HAL evolving by thinkingthing
The brain appears to process information more chaotically than has long been assumed.
The passing on of information from neuron to neuron does not occur exclusively at the synapses, i.e. the junctions between the nerve cell extensions. Rather, it seems that the neurons release their chemical messengers along the entire length of these extensions and, in this way, excite the neighbouring cells.
The findings of the study from Bonn University are of huge significance since they explode fundamental notions about the way our brain works. Moreover, they might contribute to the development of new medical drugs. The study is due to appear shortly in the academic journal "Nature Neuroscience."
Until now everything seemed quite clear. Nerve cells receive their signals by means of little "arms", known as dendrites. Dendrites pass on the electrical impulses to the cell body, or soma, where they are processed. The component responsible for "distributing" the result is the axon. Axons are long cable-like projections of the cell along which the electrical signals pass until they meet, at a synapse, the dendritic arm of another neuron.
The synapse presents an insurmountable barrier to the neuron's electrical pulses. The brain overcomes this obstruction by means of an amazing signal conversion: the synapse releases chemical messengers, known as neurotransmitters, which diffuse to the dendrites. There, they dock onto specific receptors and generate new electrical impulses. "It was previously thought that neurotransmitters are only released at synapses But new findings indicate that this is not the case."
The brain's white matter contains the "cable ducts" linking the right and left halves of the brain. They consist essentially of axons and ancillary cells. There are no dendrites or even synapses here. "So it is not a place where we would expect to see the release of messengers.
Yet it is in the white matter that scientists have made a remarkable discovery. As soon as an electrical impulse runs through an axon cable, tiny bubbles containing glutamate travel to the axon membrane and release their content into the brain. Glutamate is one of the most important neurotransmitters, being released when signal transmission occurs at synapses.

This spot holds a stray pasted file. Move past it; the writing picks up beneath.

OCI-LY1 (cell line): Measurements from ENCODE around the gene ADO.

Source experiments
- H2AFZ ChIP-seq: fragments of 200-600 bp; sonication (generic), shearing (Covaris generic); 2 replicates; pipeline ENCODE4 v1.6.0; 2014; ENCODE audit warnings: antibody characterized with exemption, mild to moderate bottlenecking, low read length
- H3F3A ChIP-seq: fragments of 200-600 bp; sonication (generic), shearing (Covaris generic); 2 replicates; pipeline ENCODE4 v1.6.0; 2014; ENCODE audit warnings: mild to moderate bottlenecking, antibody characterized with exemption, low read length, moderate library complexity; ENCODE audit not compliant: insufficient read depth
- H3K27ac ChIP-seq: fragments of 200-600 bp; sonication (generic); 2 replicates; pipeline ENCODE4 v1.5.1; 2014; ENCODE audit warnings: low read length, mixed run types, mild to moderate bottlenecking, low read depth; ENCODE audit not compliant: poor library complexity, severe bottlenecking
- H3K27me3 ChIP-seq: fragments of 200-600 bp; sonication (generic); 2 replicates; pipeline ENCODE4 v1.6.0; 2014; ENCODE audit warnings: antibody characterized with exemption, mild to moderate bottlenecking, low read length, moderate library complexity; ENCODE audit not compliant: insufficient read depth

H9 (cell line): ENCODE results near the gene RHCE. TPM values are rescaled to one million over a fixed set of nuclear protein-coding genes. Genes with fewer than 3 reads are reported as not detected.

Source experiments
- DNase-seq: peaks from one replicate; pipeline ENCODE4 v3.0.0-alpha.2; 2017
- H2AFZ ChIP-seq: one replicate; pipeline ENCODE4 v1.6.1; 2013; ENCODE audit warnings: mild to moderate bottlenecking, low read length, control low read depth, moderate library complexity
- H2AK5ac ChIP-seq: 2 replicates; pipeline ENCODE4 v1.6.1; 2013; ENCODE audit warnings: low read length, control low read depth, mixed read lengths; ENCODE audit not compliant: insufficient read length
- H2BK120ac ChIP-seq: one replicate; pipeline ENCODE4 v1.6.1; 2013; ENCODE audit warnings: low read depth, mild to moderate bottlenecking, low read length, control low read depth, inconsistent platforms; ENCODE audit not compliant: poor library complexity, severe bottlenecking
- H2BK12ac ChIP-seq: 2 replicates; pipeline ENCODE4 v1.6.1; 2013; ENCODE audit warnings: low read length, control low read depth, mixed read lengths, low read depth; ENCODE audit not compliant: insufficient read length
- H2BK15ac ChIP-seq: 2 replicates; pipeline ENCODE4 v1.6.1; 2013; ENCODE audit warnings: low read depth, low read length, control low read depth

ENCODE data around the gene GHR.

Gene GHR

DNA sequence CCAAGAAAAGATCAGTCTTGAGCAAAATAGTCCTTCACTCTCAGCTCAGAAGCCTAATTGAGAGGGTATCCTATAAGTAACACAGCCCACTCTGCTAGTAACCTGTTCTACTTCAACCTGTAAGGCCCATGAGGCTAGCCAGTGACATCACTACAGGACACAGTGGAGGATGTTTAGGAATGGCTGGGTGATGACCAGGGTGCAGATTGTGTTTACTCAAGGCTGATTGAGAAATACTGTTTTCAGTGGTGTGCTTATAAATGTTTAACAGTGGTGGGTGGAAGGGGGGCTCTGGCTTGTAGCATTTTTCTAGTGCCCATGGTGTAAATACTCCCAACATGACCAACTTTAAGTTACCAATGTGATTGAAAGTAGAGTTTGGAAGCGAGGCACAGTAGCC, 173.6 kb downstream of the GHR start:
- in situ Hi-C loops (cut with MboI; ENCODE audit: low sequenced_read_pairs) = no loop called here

Researchers were able to demonstrate that certain cells in the white matter react to glutamate: the precursor to what are known as oligodendrocytes. Oligodendrocytes are the brain's "insulating cells". They produce the myelin, a sort of fatty layer that surrounds the axons and ensures rapid retransmission of signals. "It is likely that insulating cells are guided by the glutamate to locate axons and envelope them in a layer of myelin."
As soon as the axons leave the white "cable duct" they enter the brain's grey matter where they encounter their receptor dendrites. Here, the information is passed on at the synapses to the receptor cells. It is possible, however, that on their way though the grey matter the axons probably release glutamate at other points apart from the synapses. Nerve cells and dendrites are closely packed together here. So the axon could not only excite the actual receptor but also numerous other nerve cells.
If this hypothesis is correct, the accepted scientific understanding of the way neurons communicate, which has prevailed for over a hundred years, will have to be revised.
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